Don’t forget to check out Chino Moreno’s 5 Favourite Lyricists:
Chino Moreno's 5 Favourite Lyricists
Deftones' new album, Gore, a record that confirms what we always knew: Chino Moreno is a brilliant lyricist. But who inspires him? Here he gives us five people who changed the way he writes!
5. H.R. (Bad Brains)
“H.R. from Bad Brains has always been an influence lyrically, and as a singer, too. A hardcore punk band – or whatever they were considered – singing about Jah, or things that weren’t punk rock at all, to me that context was amazing. It was the way he sang, too. His singing style, definitely influenced a lot of our earlier records. They’d been one of favourite bands during the time.”
"Sade’s obviously a lot different to Bad Brains, but I just love the descriptions in her lyrics. Her voice was another influence on us really early on.”
3. Simon Le Bon (Duran Duran)
“To me he’s just the king of metaphorical writing where, on paper, it’s hard to make sense of anything he’s saying. Lyrics like ‘cherry ice cream smile’ I suppose means ‘very nice’. I love not understanding what he’s saying yet completely feeling what’s coming out for some reason or another. That’s sort of been a pattern that I follow when I write, just sort of letting the words come out and put them in order and make sense of it later. Usually they do end up reflecting something that I must have been feeling at the time. I love the ambiguity of that. He’s the king of that.”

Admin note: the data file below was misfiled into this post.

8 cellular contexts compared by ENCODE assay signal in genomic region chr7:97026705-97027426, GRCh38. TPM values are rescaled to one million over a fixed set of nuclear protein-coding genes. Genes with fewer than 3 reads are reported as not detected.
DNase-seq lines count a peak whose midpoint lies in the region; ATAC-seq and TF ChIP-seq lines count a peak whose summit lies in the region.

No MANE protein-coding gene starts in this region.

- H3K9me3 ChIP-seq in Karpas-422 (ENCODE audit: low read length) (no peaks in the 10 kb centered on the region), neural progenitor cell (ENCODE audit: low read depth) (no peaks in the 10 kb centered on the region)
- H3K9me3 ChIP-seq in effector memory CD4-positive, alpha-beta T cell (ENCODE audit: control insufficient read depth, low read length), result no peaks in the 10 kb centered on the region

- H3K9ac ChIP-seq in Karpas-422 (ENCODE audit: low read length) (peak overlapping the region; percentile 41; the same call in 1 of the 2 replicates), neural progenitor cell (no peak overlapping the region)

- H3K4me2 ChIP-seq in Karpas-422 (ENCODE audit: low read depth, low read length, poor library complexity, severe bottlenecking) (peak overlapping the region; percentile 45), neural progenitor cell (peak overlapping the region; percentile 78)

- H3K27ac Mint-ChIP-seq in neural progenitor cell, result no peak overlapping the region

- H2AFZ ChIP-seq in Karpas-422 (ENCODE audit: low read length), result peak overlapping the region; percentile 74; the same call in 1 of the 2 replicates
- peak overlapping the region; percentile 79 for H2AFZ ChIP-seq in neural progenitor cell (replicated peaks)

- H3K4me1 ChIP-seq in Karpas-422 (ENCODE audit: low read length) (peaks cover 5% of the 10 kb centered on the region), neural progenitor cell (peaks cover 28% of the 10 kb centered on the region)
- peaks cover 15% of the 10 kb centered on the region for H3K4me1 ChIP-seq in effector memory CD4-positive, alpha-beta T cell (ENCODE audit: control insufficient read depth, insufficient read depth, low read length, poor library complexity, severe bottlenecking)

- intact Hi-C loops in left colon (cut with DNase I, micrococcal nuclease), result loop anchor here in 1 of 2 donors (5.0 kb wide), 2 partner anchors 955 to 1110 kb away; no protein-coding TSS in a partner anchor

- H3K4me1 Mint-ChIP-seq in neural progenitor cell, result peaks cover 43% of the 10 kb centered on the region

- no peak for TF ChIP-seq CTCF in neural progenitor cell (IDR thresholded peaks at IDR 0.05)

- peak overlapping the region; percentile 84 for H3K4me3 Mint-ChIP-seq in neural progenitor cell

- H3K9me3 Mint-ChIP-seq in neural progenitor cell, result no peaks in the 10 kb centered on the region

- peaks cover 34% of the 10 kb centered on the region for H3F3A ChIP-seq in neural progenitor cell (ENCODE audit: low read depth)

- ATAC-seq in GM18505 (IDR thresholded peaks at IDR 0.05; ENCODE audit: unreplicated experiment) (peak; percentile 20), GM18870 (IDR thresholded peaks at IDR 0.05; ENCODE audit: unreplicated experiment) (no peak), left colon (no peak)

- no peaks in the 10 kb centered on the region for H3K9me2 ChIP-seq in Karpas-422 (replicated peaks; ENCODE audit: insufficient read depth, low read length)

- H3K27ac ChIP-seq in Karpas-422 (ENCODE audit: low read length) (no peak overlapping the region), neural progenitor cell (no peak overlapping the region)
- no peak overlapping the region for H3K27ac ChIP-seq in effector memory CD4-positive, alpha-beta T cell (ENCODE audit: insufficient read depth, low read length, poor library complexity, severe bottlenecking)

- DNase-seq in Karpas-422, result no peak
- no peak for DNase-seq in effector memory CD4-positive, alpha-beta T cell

“I just think he’s brilliant. He’s obviously read more than any of us. But also the fact that, although the songs all sound very personal, it always ends up that if you do read up on it they’re always inspired by something he usually read. Or not! One of my favourite songs by him is Paint A Vulgar picture, a Smith’s song from the last record they made together. He’s singing about the record company – the title, I read, comes from an Oscar Wilde book The Portrait Of Dorian Grey. But where the song comes from though? I don’t know. He’s singing about something very contemporary about the music business – the story he tells is so vivid, it sounds very first hand. It's like, he’s the kid in the story – it sounds like a song from his childhood – going to see Elvis perform, or getting to go to the soundcheck."
1. David Bowie
“Obviously he’s on everybody’s minds right now. I got into him in the ‘80s – that was my childhood – and a lot of people have said that that’s the worst Bowie era to me in the past, but Let’s Dance is my favourite Bowie record. That record is beautiful. His earlier music is equally as brilliant. Like the rest of the world, I was shocked when he passed away. I listened to the new album and it was fucking amazing – and just really sad, too, that it took that tragedy for people to really look into it. It’s insane how great of an exit that is. It hit the world off guard. The music he left behind is untouchable – it will always live on forever and forever. It’s too great to not.”
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